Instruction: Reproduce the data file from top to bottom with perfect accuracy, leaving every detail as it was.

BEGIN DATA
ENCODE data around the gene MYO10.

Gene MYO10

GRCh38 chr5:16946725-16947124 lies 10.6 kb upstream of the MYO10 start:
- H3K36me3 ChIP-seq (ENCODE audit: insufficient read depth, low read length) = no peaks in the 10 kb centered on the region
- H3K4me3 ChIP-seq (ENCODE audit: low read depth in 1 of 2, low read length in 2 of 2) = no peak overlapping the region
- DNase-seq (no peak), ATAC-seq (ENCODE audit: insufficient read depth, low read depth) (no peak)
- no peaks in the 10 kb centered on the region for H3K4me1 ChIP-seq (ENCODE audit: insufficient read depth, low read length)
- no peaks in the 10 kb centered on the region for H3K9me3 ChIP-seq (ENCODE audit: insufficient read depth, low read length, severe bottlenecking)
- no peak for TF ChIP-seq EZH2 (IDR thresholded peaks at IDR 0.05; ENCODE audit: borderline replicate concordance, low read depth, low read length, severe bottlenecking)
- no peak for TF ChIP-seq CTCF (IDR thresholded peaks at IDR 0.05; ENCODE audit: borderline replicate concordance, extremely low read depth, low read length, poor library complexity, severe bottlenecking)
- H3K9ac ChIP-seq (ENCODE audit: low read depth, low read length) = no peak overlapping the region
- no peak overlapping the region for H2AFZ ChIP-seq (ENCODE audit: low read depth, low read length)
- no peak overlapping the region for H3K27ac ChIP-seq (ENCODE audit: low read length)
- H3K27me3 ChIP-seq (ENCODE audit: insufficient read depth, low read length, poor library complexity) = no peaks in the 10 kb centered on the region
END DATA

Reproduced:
ENCODE data around the gene MYO10.

Gene MYO10

GRCh38 chr5:16946725-16947124 lies 10.6 kb upstream of the MYO10 start:
- H3K36me3 ChIP-seq (ENCODE audit: insufficient read depth, low read length) = no peaks in the 10 kb centered on the region
- H3K4me3 ChIP-seq (ENCODE audit: low read depth in 1 of 2, low read length in 2 of 2) = no peak overlapping the region
- DNase-seq (no peak), ATAC-seq (ENCODE audit: insufficient read depth, low read depth) (no peak)
- no peaks in the 10 kb centered on the region for H3K4me1 ChIP-seq (ENCODE audit: insufficient read depth, low read length)
- no peaks in the 10 kb centered on the region for H3K9me3 ChIP-seq (ENCODE audit: insufficient read depth, low read length, severe bottlenecking)
- no peak for TF ChIP-seq EZH2 (IDR thresholded peaks at IDR 0.05; ENCODE audit: borderline replicate concordance, low read depth, low read length, severe bottlenecking)
- no peak for TF ChIP-seq CTCF (IDR thresholded peaks at IDR 0.05; ENCODE audit: borderline replicate concordance, extremely low read depth, low read length, poor library complexity, severe bottlenecking)
- H3K9ac ChIP-seq (ENCODE audit: low read depth, low read length) = no peak overlapping the region
- no peak overlapping the region for H2AFZ ChIP-seq (ENCODE audit: low read depth, low read length)
- no peak overlapping the region for H3K27ac ChIP-seq (ENCODE audit: low read length)
- H3K27me3 ChIP-seq (ENCODE audit: insufficient read depth, low read length, poor library complexity) = no peaks in the 10 kb centered on the region